Certainly, in our many different sufferings and trials we always need the lesser and greater hopes too—a kind visit, the healing of internal and external wounds, a favorable resolution of a crisis, and so on. In our lesser trials these kinds of hope may even be sufficient. But in truly great trials, where I must make a definitive decision to place the truth before my own welfare, career and possessions, I need the certitude of that true, great hope of which we have spoken here. For this too we need witnesses—martyrs—who have given themselves totally, so as to show us the way—day after day. We need them if we are to prefer goodness to comfort, even in the little choices we face each day—knowing that this is how we live life to the full. Let us say it once again: the capacity to suffer for the sake of the truth is the measure of humanity. Yet this capacity to suffer depends on the type and extent of the hope that we bear within us and build upon. The saints were able to make the great journey of human existence in the way that Christ had done before them, because they were brimming with great hope.
Spe Salvi 39
Reflection – Hope is proved by martyrdom, in other words. We can go along in life, ‘hoping’ things work out—and sometimes they do, amazingly enough! Eventually, though, we are confronted with the situation that does not work out, with the suffering that is not assuaged in human terms, with a choice that must be made, an affliction that must be borne, a sacrifice that is asked of us—and there is little or no prospect of it humanly ‘working out’—in fact, what those words mean can become very murky indeed.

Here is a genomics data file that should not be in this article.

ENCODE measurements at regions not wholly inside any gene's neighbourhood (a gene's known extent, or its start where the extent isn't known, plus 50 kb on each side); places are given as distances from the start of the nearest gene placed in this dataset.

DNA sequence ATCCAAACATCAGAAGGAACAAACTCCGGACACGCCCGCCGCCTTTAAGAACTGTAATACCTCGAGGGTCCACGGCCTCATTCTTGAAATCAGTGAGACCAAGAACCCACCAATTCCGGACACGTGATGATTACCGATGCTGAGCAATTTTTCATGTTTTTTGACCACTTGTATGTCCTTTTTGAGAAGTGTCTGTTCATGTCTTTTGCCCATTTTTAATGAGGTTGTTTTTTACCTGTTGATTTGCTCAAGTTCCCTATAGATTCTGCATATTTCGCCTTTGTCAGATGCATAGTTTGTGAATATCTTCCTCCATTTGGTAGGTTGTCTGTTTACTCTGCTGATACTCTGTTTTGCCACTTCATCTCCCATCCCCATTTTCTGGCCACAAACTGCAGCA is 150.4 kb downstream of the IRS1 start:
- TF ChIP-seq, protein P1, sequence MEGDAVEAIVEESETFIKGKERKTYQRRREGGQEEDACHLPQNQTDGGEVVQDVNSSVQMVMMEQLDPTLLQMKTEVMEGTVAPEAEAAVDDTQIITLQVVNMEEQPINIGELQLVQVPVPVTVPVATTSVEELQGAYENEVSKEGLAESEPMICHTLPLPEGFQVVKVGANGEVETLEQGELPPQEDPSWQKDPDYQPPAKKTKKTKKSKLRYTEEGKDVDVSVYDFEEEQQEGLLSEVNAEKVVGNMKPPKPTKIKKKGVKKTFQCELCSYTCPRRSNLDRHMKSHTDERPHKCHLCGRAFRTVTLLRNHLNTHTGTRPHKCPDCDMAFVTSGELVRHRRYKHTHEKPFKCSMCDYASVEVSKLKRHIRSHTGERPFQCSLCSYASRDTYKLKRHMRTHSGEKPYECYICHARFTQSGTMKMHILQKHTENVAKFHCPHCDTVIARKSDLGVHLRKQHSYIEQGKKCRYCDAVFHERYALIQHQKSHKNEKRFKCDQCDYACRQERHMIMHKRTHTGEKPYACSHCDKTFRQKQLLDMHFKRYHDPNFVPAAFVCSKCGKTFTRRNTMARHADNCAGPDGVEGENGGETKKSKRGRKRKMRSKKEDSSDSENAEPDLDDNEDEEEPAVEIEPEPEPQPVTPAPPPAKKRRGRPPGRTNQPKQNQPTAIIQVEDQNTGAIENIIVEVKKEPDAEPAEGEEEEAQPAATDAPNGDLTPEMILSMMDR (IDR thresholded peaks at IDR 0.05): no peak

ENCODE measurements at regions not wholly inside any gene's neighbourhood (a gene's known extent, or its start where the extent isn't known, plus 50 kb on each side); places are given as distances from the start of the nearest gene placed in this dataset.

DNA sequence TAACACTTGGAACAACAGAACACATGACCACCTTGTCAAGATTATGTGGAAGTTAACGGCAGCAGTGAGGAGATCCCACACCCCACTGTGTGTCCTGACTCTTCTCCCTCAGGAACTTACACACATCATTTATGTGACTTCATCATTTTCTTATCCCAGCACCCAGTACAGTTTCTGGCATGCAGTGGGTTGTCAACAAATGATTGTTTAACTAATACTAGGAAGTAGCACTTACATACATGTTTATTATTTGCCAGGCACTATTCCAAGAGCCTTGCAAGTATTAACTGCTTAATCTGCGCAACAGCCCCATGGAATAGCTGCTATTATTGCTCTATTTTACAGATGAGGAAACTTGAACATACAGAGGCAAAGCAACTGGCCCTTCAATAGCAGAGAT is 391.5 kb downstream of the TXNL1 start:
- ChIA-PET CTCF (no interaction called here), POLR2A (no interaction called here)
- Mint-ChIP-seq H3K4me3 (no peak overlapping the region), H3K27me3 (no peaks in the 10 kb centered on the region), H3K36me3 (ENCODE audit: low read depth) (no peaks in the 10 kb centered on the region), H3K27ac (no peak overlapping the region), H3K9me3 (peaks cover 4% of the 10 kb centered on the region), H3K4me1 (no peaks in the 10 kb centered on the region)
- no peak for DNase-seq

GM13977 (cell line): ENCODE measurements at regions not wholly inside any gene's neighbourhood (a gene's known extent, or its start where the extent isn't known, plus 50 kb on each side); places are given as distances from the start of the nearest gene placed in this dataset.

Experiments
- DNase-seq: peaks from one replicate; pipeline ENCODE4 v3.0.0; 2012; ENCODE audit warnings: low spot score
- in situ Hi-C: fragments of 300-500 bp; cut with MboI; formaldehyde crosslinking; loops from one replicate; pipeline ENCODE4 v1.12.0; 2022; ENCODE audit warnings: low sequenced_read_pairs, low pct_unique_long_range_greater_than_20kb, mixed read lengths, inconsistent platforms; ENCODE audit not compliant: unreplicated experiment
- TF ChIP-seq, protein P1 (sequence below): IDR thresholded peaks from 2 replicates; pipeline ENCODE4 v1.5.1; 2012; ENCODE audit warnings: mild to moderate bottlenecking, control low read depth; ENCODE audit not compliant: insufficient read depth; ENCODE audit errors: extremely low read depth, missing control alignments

True hope, divine hope, is what alone pulls us through this moment, that choice, those situations. We have to know that our destiny is not earthly happiness, but eternal communion with God. Our goal is not to have everything ‘work out’, but to carried by our Father in heaven into a realm of light beyond anything we can conceive.
If we lose this—if we lose hope—we are reduced in big and small ways, but ultimately in a total way, to the level of expediency, compromise, cynical bids for our own comfort or advantage. The whole way of the world of self-interest and utilitarian calculation.
Yet, as Pope Benedict points out so well, ‘the capacity to suffer for the truth is the measure of our humanity.’ Without this, we lapse into a sub-human, bestial existence where all that matters is that ‘I get what I want.’ But we can only suffer for the truth if we are oriented towards our divine destiny in a deep abiding fashion. So we can only be human if we are open to the divine.
The saints and martyrs are the truly human ones among us: the rest of us are ‘on the way’ (hopefully!), but always with that downward tug into self-seeking which negates our true humanity.
It is Advent, and the Church invites us, not to enter into an orgy of consumption, shopping, eating, drinking, and frenzied socializing, but to look up. To look to the One who is our hope, to renew and place and deepen our hope in the One who carries us through the mazes and abysses of life in this world, and who promises to carry us over the threshold of death into the next world, and who is carrying the whole world towards this mysterious glorious consummation when all will be made well in Him.Only this will free us from the gravitational pull of the self; only this will make our lives truly human; and only this will open us to the fullness of divinity for which we have been made.